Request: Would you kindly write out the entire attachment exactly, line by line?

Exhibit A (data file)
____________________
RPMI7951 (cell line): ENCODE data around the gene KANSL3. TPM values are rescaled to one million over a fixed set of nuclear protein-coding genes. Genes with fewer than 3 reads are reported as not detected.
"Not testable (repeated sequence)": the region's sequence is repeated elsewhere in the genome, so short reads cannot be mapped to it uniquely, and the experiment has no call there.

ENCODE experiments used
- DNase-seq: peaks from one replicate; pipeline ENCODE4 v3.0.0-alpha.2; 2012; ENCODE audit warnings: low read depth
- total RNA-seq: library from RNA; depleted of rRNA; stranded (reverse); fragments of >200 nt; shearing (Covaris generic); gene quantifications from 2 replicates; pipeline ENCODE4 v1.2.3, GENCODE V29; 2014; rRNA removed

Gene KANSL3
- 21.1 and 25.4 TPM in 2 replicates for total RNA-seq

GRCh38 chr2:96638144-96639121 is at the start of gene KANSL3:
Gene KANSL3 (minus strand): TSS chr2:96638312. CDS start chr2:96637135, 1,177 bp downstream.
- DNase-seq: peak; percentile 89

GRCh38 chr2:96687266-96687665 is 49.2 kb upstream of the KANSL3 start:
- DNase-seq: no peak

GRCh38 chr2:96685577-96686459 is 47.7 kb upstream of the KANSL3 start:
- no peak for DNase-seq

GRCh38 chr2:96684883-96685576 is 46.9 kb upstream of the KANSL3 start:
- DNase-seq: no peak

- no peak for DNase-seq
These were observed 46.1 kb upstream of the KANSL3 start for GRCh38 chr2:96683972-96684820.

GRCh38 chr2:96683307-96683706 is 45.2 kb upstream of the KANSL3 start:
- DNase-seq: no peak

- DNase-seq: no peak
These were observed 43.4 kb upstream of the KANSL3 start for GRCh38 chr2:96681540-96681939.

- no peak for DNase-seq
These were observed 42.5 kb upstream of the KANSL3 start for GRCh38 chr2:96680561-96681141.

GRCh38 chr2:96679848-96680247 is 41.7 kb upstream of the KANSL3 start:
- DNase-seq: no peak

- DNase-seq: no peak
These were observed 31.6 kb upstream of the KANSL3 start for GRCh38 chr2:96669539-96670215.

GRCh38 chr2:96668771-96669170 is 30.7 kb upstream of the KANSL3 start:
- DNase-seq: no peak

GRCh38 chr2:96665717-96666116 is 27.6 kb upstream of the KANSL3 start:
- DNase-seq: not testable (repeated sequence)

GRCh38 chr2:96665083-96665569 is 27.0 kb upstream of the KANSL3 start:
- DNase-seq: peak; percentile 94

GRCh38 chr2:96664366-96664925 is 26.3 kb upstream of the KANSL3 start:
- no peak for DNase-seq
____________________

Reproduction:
RPMI7951 (cell line): ENCODE data around the gene KANSL3. TPM values are rescaled to one million over a fixed set of nuclear protein-coding genes. Genes with fewer than 3 reads are reported as not detected.
"Not testable (repeated sequence)": the region's sequence is repeated elsewhere in the genome, so short reads cannot be mapped to it uniquely, and the experiment has no call there.

ENCODE experiments used
- DNase-seq: peaks from one replicate; pipeline ENCODE4 v3.0.0-alpha.2; 2012; ENCODE audit warnings: low read depth
- total RNA-seq: library from RNA; depleted of rRNA; stranded (reverse); fragments of >200 nt; shearing (Covaris generic); gene quantifications from 2 replicates; pipeline ENCODE4 v1.2.3, GENCODE V29; 2014; rRNA removed

Gene KANSL3
- 21.1 and 25.4 TPM in 2 replicates for total RNA-seq

GRCh38 chr2:96638144-96639121 is at the start of gene KANSL3:
Gene KANSL3 (minus strand): TSS chr2:96638312. CDS start chr2:96637135, 1,177 bp downstream.
- DNase-seq: peak; percentile 89

GRCh38 chr2:96687266-96687665 is 49.2 kb upstream of the KANSL3 start:
- DNase-seq: no peak

GRCh38 chr2:96685577-96686459 is 47.7 kb upstream of the KANSL3 start:
- no peak for DNase-seq

GRCh38 chr2:96684883-96685576 is 46.9 kb upstream of the KANSL3 start:
- DNase-seq: no peak

- no peak for DNase-seq
These were observed 46.1 kb upstream of the KANSL3 start for GRCh38 chr2:96683972-96684820.

GRCh38 chr2:96683307-96683706 is 45.2 kb upstream of the KANSL3 start:
- DNase-seq: no peak

- DNase-seq: no peak
These were observed 43.4 kb upstream of the KANSL3 start for GRCh38 chr2:96681540-96681939.

- no peak for DNase-seq
These were observed 42.5 kb upstream of the KANSL3 start for GRCh38 chr2:96680561-96681141.

GRCh38 chr2:96679848-96680247 is 41.7 kb upstream of the KANSL3 start:
- DNase-seq: no peak

- DNase-seq: no peak
These were observed 31.6 kb upstream of the KANSL3 start for GRCh38 chr2:96669539-96670215.

GRCh38 chr2:96668771-96669170 is 30.7 kb upstream of the KANSL3 start:
- DNase-seq: no peak

GRCh38 chr2:96665717-96666116 is 27.6 kb upstream of the KANSL3 start:
- DNase-seq: not testable (repeated sequence)

GRCh38 chr2:96665083-96665569 is 27.0 kb upstream of the KANSL3 start:
- DNase-seq: peak; percentile 94

GRCh38 chr2:96664366-96664925 is 26.3 kb upstream of the KANSL3 start:
- no peak for DNase-seq